Research results show that there is clear evidence that MBEs, combined with medication treatment, can help improve neuropsychiatric symptoms, cognition, and daily activities. However, there is not adequate proof to show that ginkgo could prevent cognitive function issues.

4. St. John’s Wort

Scientifically called Hypericum perforatum, this flowering plant has been used for hundreds of years for ailments like wound healing, insomnia, and lung and kidney health issues.  However, one important use of St. John’s wort is to cure depression.

Health Benefits of St. John’s Wort

Studies show that SJW (St. John’s wort) is significant compared to placebo in improving symptoms in those with moderate to mild depression [4].

Other studies have corroborated such findings and have indicated that St. John’s wort may provide similar results for mild to moderate depression as SSRIs (selective serotonin reuptake inhibitors) are typically prescribed for such patients.

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This supplement was viewed as safer than selective serotonin reuptake inhibitors in this treatment modality. However, it is not clear if such results would be seen in those with more extreme forms of depression.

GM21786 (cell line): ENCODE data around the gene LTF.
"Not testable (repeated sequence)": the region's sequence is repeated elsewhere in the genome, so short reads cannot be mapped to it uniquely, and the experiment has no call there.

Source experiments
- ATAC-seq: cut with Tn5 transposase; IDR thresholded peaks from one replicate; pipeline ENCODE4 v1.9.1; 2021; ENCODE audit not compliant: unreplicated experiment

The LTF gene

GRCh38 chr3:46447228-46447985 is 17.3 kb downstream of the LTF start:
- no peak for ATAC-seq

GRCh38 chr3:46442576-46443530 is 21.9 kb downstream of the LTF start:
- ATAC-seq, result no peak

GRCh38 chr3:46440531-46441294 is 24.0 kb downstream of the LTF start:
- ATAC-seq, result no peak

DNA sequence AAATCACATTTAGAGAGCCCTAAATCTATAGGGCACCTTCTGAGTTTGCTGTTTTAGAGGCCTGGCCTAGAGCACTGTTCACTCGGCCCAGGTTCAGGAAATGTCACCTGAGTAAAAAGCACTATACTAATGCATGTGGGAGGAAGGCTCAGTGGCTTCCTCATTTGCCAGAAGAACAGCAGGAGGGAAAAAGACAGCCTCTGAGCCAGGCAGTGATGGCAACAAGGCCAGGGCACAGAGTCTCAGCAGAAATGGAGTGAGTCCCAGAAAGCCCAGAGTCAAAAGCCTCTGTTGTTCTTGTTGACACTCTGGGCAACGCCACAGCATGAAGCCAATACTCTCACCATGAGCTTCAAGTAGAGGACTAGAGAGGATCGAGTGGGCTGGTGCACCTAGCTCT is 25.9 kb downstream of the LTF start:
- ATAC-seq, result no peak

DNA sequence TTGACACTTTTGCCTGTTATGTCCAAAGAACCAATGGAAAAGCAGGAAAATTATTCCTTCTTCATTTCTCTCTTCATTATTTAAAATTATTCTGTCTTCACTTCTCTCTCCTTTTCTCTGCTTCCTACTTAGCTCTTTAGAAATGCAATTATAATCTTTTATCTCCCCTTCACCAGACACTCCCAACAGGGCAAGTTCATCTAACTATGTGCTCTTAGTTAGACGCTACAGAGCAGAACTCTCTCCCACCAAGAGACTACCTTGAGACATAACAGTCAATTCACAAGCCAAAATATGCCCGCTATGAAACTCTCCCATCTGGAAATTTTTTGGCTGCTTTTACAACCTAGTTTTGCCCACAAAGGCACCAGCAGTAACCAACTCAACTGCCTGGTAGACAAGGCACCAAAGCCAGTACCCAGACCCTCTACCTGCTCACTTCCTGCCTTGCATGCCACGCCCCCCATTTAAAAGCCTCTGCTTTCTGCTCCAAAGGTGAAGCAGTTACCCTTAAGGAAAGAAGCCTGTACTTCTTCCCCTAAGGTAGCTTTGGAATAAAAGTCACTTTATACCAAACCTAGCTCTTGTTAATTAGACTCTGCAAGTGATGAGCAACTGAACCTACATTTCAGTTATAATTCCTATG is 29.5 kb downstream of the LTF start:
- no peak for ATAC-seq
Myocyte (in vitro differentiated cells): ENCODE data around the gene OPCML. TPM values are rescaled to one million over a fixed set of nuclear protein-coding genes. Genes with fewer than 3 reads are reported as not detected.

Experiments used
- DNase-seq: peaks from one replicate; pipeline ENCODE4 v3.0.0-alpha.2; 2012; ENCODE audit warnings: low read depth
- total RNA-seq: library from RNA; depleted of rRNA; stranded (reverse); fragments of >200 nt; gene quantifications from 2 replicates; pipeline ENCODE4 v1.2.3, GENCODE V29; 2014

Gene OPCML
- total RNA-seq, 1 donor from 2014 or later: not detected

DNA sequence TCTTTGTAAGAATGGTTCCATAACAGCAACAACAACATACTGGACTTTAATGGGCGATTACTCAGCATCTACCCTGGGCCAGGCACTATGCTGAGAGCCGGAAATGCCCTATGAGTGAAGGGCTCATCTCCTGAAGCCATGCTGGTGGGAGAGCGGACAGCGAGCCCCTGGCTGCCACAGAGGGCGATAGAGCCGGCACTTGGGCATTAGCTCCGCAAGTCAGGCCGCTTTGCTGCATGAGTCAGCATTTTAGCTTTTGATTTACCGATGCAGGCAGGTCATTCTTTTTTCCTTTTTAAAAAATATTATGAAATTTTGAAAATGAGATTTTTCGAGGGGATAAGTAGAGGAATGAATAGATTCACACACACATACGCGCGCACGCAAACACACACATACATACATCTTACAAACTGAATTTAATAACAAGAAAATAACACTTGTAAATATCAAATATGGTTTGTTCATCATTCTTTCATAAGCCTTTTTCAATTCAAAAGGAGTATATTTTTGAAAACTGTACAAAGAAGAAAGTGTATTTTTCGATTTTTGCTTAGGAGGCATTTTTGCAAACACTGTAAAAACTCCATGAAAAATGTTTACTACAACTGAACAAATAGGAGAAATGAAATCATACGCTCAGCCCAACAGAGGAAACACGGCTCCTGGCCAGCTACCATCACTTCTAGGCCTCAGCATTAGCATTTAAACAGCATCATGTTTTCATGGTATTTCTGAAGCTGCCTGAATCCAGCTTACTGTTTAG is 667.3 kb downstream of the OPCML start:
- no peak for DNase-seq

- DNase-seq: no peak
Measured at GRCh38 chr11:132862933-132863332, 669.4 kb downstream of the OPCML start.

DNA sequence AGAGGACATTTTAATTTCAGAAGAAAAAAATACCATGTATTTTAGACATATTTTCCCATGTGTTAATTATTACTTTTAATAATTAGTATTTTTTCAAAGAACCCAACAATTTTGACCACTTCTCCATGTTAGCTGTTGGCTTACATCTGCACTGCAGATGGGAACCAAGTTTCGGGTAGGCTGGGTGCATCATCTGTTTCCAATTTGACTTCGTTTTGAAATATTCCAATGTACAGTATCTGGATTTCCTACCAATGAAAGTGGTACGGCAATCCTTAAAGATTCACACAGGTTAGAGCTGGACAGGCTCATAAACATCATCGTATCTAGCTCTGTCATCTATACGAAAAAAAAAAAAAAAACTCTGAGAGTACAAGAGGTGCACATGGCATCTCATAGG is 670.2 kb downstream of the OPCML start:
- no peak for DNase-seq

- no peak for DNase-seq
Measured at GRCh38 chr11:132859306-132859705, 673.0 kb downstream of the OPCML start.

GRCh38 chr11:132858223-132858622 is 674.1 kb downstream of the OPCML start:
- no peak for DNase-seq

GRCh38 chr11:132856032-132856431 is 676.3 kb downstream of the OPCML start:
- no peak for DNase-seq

Recent studies also indicate that St. John’s Wort may show promise for treating other conditions too. A 2018 research shows that St. John’s Wort in little 250 mg (milligrams) doses daily could positively affect the short-term memory capacity.

Another 2018 research proves that St. John’s Wort, in the form of an ointment, could help minimize pain in those recovering from an episiotomy.

5. Echinacea

The coneflower or echinacea plant is a native plant of North American whose above-ground parts and roots have been used in their dried and fresh form as a traditional medicine for several years. This plant-based supplement can be present in the form of expressed juice, teas, capsules, extracts, and preparations.

Health benefits of Echinacea

Echinacea is most commonly renowned for its use in helping relieve symptoms of the common cold. Studies show that prophylactic treatment with this extract (2400 mg/day) over four months appeared beneficial for treating or preventing the common cold.

However, this herbal supplement shows promise as a helpful treatment for many other aspects of health. It is thought that some of these health benefits may originate from the soil and organic matter in which it is grown. It’s in this cultivation that may alter the bacterial community in the plant and provide or enhance its benefits.

Bottom Line

Several people worldwide rely on herbal medicines to treat health issues. Umpteen varieties exist, but some of the most popular include ginseng, ginkgo, turmeric, ginger, and chamomile. Though their applications tend to be extremely broad, most of their supposed benefits lack strong scientific proof.

Remember that, like traditional drugs, herbal remedies may interact adversely with other medications. Thus, it’s suggested that you consult your medical practitioner before adding a new supplement or herb to your routine.